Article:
Hive split?
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Thread: Hive split?

  1. #1
    Join Date
    May 2017
    Location
    Traverse City, MI
    Posts
    83

    Default Hive split?

    Hello all,
    I am a new beek with one hive from a five frame nuc that is now in one deep that has nearly ninish frames drawn out. Adding another brood box next week. I live in northern lower peninsula Michigan, and I am wondering if I could split this hive, attempt a queen introduction with new colony, and both hives still have enough time to build enough stores for winter. I am sure there is not enough info here, and know that nothing is absolute. I am also willing to tend this one colony, and let them be bees...knowing that local beekeepers advice would be better, I am wondering what are some more experienced keepers thoughts?

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  3. #2
    Join Date
    Jun 2013
    Location
    Rensselaer County, NY, USA
    Posts
    5,525

    Default Re: Hive split?

    Theoretically the answer is, probably, yes.

    But I would not advise it because to do so will leave you with two much-smaller colonies to care for from now until a year from now. This will require extra skill and vigilance, and increased risk of total loss. Since these are your first bees, things will go better in the long run if you take it slow and learn what you need to know about caring for a full-sized colony.

    If you're mad for more bees, and don't want to buy more, you could make a swarm trap and see if you'll get lucky.

    Or keep an eye out for nucs that were made up to avoid swarming that prove to be too many for their keepers. These are usually for sale in late June/ early July and they are often less expensive than spring nucs. These will also require extra care and attention, but at least you'll have one full-sized colony as a resource for them, and with which to compare growth patterns.

    Have fun with your bees.

    Enjambres

  4. #3
    Join Date
    Mar 2012
    Location
    Bay City, MI 48706
    Posts
    151

    Default Re: Hive split?

    I would not do a split until you have 4 full frames of broad to give each split.
    and with adding a laying queen no later then July 1.
    Paul 15 years 15 hives TF

  5. #4
    Join Date
    May 2017
    Location
    Traverse City, MI
    Posts
    83

    Default Re: Hive split?

    Thank you both for your thoughts. Funny, I have built four traps, but nothing yet. I am on a local email group, and missed a swam call due to mowing the lawn...I would LOVE some free bees, it is good to hear a number of frame suggestion before a split, I too do not believe I am experienced enough for changing what the girls need to do. But wanted to ask. Thanks again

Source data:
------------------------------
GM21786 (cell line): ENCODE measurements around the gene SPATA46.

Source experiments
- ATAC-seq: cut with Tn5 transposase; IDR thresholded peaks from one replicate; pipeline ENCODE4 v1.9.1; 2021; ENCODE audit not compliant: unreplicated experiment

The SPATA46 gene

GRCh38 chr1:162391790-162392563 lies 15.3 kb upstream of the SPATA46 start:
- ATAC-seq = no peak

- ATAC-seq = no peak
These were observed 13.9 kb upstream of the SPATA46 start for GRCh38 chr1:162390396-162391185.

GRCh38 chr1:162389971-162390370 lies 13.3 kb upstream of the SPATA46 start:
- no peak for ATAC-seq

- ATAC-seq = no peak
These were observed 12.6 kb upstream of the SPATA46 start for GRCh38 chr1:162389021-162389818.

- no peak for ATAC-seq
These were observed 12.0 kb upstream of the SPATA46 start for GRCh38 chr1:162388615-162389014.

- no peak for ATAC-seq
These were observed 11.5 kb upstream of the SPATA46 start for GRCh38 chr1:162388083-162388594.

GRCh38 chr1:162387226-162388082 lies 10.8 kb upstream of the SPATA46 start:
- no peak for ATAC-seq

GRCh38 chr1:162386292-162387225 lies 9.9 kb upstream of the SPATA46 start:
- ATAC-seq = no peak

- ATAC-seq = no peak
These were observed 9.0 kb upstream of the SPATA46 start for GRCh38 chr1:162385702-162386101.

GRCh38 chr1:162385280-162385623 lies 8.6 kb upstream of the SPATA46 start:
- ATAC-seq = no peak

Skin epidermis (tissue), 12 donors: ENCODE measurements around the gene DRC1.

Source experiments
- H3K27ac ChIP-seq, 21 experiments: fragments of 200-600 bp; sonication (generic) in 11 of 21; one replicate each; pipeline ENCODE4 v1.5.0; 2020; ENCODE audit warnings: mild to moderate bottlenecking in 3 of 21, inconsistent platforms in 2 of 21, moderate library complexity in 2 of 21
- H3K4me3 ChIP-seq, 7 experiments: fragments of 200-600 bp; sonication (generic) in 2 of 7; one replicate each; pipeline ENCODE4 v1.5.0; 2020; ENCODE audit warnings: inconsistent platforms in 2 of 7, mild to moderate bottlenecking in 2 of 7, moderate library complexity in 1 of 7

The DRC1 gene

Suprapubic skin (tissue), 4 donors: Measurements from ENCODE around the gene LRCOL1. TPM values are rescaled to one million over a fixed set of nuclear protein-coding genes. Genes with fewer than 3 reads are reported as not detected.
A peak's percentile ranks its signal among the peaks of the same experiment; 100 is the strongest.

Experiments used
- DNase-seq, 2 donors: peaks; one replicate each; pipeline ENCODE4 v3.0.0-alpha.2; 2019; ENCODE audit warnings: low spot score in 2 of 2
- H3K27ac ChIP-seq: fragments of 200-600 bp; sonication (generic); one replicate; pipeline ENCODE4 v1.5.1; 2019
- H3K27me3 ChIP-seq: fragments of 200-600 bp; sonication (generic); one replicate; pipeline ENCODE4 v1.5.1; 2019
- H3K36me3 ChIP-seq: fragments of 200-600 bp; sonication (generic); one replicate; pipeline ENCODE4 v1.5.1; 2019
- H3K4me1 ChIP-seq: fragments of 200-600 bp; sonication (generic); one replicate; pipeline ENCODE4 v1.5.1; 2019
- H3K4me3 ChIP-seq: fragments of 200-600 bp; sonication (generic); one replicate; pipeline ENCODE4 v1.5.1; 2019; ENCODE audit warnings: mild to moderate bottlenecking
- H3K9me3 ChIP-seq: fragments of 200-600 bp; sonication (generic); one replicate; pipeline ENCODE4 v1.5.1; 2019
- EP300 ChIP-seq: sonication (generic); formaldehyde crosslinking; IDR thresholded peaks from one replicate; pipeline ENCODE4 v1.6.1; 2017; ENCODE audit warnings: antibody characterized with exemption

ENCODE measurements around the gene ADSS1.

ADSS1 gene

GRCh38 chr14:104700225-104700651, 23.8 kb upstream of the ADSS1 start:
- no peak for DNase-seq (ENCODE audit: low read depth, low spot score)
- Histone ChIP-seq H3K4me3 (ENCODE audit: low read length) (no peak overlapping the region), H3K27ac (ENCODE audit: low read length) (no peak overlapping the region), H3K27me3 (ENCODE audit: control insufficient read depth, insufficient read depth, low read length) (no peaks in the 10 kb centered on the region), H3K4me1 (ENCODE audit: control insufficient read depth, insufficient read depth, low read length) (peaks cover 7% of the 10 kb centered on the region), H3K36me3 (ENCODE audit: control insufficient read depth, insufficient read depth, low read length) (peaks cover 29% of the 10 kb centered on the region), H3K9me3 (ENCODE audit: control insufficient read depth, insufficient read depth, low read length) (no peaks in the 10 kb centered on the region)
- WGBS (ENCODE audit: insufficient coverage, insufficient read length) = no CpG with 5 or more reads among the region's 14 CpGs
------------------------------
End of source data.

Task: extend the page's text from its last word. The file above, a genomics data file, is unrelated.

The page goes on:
6. #5
    Join Date
    Aug 2002
    Location
    Nehawka, Nebraska USA
    Posts
    53,610

    Default Re: Hive split?

    I would want two ten frame deeps of bees and brood and honey before I did the split and I would want that before the end of June at least and that may be pushing it.
    Michael Bush bushfarms.com/bees.htm "Everything works if you let it." ThePracticalBeekeeper.com 42y 40h 39yTF

  7. #6

    Default Re: Hive split?

    A splitting always depends on the resources.
    If you have drawn comb and food combs you can make a weaker split, for example a split with two frames of capped brood, soon emerging, and the queen, which will go on laying into the drawn comb and with bees having enough food.
    Give them 2-4 frames of drawn comb and 4 frames of honey and pollen for example.

    This at a new place in your bee yard.
    Still, you need a high density of bees in the original hive, because itīs better to brush more nurse bees into the split with queen.

    The queenless never leave without food combs if there is no flow, because they have the open brood to nurse until these is capped. Density must be high enough to warm the brood, meaning the bees must cover the brood frames.
    If there is flow this part has all the foragers and will be content. They need some weeks until there is a laying queen but until then the other part is strong enough to donate an egg comb if something happens to the queen while on mating flight.

    If anything goes wrong you can combine the two parts before winter preparations.
    Itīs really better to have two hives with laying queen going into winter, but you need to care for the resources.

    A big hive needs much stores for winter and if there is no flow or bad weather you have to feed them in late summer.
    Some colonies use all stores from spring to breed or they are harvested. If so they starve without being fed.

  8. #7

    Default Re: Hive split?

    If I was to spit it I would want a mated queen. And build it up to a couple story's high in a nuc box. Once it gets going you could feed the main hive some cap older brood

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